W3C home > Mailing lists > Public > public-xg-webid@w3.org > May 2011

webid trust model, one or multiple?

From: peter williams <home_pw@msn.com>
Date: Sun, 1 May 2011 11:37:27 -0700
Message-ID: <SNT143-ds15B03694C3A95C272D4050929C0@phx.gbl>
To: "'WebID Incubator Group WG'" <public-xg-webid@w3.org>
Is there one webid trust model, or are there to be multiple - because the IX
about standardizing "a framework" for trust overlays? If it's a framework, I
see value in using logical description "enabling" trust metrics,
generically. These can drive link chain discovery, as usual. It's criteria
based search.


Im trying to decide where to spend my time in the next three months. There
is no point me being involved in something I don't believe will ever work
(standardize a single trust metric). I might as well get out the way, if
this is the group's mission.


If it helps motivate the decision, a realworld user story of handling
macro-trust issues - at national scale - may be applicable.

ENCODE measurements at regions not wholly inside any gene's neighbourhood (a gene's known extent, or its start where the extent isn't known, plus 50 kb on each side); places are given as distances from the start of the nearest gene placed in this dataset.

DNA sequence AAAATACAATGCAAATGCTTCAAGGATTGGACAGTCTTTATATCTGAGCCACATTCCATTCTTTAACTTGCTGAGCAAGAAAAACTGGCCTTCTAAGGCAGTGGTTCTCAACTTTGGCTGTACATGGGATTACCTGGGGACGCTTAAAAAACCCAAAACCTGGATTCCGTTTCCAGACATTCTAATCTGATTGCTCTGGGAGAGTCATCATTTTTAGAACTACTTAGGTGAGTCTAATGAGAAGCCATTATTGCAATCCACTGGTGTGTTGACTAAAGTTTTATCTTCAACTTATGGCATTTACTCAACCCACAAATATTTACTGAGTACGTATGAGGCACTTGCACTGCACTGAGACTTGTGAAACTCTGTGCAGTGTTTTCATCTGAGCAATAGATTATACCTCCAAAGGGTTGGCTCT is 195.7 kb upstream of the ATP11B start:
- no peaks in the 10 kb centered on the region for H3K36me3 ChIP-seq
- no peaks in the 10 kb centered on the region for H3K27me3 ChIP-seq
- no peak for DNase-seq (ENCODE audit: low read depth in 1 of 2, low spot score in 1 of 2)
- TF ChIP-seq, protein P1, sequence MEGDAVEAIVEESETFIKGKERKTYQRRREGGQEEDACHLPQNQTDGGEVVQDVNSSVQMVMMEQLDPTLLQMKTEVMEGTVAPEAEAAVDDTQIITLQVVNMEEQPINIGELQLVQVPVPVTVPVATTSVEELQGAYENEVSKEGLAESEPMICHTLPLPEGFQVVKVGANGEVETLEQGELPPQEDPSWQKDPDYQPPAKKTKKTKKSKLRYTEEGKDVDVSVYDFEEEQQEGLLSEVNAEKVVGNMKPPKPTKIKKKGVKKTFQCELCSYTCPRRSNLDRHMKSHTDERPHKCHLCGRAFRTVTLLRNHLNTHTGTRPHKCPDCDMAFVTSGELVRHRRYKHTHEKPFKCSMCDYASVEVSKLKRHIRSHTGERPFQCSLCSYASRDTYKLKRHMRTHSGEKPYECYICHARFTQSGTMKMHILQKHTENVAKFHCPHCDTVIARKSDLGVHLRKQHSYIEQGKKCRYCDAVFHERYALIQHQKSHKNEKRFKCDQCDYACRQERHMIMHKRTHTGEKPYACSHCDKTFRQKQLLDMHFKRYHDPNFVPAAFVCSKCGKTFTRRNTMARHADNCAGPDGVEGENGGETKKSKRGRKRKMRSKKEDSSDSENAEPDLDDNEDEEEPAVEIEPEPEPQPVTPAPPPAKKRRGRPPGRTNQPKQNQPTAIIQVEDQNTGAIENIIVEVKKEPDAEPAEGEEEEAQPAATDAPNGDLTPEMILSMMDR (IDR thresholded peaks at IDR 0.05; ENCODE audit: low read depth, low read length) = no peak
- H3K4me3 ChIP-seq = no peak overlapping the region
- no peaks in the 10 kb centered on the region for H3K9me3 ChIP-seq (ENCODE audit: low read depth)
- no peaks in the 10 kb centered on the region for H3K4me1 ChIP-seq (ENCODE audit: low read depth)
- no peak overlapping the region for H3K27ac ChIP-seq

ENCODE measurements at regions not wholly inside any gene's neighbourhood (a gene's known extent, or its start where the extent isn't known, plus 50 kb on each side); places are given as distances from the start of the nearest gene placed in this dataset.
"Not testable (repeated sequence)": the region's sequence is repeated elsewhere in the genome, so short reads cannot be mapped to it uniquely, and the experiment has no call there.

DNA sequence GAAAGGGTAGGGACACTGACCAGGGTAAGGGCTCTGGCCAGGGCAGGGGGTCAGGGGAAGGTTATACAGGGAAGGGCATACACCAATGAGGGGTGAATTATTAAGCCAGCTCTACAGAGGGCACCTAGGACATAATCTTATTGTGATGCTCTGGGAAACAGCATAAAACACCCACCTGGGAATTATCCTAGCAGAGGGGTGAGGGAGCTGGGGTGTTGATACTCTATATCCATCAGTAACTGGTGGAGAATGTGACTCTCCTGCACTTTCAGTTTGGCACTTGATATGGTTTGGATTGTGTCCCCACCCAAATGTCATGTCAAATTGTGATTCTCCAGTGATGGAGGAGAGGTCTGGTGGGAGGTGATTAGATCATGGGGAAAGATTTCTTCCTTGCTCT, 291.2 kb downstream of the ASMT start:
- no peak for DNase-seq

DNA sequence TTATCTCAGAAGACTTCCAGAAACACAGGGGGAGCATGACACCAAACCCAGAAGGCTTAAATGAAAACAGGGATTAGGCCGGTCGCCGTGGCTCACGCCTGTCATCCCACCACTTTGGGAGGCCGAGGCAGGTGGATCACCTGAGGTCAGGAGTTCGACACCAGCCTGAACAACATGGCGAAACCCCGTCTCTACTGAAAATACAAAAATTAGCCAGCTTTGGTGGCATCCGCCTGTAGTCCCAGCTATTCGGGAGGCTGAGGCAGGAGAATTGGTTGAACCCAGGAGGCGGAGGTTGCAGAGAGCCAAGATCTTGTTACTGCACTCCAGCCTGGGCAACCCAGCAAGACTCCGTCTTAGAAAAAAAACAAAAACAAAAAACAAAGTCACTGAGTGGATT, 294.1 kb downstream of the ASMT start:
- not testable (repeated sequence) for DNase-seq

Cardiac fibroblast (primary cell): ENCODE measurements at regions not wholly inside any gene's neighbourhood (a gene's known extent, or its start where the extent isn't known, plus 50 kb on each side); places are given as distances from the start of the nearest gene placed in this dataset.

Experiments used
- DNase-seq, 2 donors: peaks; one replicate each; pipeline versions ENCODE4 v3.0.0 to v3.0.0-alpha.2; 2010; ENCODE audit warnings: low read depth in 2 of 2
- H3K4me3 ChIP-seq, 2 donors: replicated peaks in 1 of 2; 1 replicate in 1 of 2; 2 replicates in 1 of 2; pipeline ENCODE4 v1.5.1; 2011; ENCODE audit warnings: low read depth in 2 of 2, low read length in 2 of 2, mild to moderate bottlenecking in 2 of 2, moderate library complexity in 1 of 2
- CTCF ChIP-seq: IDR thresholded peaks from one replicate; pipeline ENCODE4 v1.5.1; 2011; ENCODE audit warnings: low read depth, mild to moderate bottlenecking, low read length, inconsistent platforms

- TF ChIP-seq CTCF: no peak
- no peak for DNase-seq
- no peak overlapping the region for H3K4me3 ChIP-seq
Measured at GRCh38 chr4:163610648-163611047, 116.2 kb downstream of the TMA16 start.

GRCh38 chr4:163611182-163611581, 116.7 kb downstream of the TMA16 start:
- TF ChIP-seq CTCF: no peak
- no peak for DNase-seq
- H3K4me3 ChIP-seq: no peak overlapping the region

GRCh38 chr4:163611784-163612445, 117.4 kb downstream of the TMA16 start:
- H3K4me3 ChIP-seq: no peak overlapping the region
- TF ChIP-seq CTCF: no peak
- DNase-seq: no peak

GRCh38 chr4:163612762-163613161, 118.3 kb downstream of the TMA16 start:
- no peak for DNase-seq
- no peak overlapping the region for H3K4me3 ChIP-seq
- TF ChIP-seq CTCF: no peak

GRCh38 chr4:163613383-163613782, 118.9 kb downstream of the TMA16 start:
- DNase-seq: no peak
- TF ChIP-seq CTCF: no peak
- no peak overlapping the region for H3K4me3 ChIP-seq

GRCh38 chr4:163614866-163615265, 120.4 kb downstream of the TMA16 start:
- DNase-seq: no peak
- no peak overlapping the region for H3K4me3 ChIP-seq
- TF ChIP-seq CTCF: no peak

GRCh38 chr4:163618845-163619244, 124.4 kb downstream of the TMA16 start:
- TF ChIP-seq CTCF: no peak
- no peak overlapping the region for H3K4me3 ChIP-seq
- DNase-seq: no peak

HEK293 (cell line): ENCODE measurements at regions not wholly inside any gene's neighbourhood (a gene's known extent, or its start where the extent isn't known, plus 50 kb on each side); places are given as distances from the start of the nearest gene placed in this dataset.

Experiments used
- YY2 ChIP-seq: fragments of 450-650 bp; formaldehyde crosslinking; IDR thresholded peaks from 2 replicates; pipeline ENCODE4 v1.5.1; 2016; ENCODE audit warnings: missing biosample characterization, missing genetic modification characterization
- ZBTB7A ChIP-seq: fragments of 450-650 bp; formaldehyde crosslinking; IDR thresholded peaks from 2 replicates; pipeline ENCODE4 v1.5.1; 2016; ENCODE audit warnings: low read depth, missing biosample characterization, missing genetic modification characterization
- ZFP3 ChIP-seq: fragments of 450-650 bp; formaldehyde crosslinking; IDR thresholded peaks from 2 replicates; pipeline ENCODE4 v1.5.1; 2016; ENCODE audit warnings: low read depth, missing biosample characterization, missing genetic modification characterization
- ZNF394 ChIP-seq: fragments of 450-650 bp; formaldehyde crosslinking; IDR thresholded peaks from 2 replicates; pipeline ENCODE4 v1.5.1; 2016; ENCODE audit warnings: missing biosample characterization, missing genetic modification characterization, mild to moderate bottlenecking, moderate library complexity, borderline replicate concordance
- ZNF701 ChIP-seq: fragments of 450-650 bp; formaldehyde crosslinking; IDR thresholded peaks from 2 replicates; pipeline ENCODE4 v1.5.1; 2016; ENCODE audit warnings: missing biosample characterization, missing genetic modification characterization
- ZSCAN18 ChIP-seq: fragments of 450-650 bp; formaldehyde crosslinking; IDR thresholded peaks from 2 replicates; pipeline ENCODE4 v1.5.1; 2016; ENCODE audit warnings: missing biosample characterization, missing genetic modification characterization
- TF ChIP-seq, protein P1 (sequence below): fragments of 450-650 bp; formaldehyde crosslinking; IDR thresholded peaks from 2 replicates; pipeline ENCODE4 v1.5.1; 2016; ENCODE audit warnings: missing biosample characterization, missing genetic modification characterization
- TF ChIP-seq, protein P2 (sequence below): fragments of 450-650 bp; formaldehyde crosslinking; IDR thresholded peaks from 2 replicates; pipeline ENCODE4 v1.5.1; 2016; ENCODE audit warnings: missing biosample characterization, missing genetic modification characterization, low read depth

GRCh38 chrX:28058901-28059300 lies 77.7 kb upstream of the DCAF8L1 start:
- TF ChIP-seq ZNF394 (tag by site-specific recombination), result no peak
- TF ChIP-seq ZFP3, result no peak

There is just no way I can impose a trust metric on my very local,
de-centralized customer base - as they network using the social web. They
will quickly slap me down for even trying, let alone agree with any given
proposal. They SEEK local variance in trust etc. It's what distinguishes
their value, in the subtle "business social networking" scene found in
selling real-estate to migratory populations, or as folks change lifestyle
with age, income brackets, etc. 


The that scene, one sells trust in "gated communities" to one person, and
one sells "iron bars on the windows" to another. Some communities measure
trust in the absence of broken cars in the street, or absence of side-walks
in country streets; and the realtor will project that value system. Trust,
safety, confidence, and assurance are all variant terms, that get bandied


Others communities have more divisive trust measures, often obliquely stated
or enforced. Somehow the independent realtor as trusted agent has to mediate
even these issues (which obviously requires  ALOT of social finesse).
Received on Sunday, 1 May 2011 18:37:57 UTC

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